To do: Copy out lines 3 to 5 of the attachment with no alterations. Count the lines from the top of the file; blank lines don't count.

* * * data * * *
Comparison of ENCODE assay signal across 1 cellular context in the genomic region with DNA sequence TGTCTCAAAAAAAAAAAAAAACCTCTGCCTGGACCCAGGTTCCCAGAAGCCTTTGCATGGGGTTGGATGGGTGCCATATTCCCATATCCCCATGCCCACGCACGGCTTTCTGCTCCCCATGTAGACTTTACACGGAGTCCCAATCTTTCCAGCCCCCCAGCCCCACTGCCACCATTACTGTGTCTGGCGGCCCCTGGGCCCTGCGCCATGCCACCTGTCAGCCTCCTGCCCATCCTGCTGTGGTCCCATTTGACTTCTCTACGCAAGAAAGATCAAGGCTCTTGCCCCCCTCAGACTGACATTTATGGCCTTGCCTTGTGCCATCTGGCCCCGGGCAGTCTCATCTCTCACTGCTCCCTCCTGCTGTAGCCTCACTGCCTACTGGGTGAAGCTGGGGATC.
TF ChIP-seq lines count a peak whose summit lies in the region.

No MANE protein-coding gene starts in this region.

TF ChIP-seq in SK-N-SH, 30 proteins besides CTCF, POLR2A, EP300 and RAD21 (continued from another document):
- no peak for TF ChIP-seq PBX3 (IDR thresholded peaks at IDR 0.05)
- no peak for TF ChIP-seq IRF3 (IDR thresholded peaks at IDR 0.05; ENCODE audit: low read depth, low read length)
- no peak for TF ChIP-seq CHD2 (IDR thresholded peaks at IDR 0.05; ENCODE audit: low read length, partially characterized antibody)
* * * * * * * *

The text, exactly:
No MANE protein-coding gene starts in this region.

TF ChIP-seq in SK-N-SH, 30 proteins besides CTCF, POLR2A, EP300 and RAD21 (continued from another document):
- no peak for TF ChIP-seq PBX3 (IDR thresholded peaks at IDR 0.05)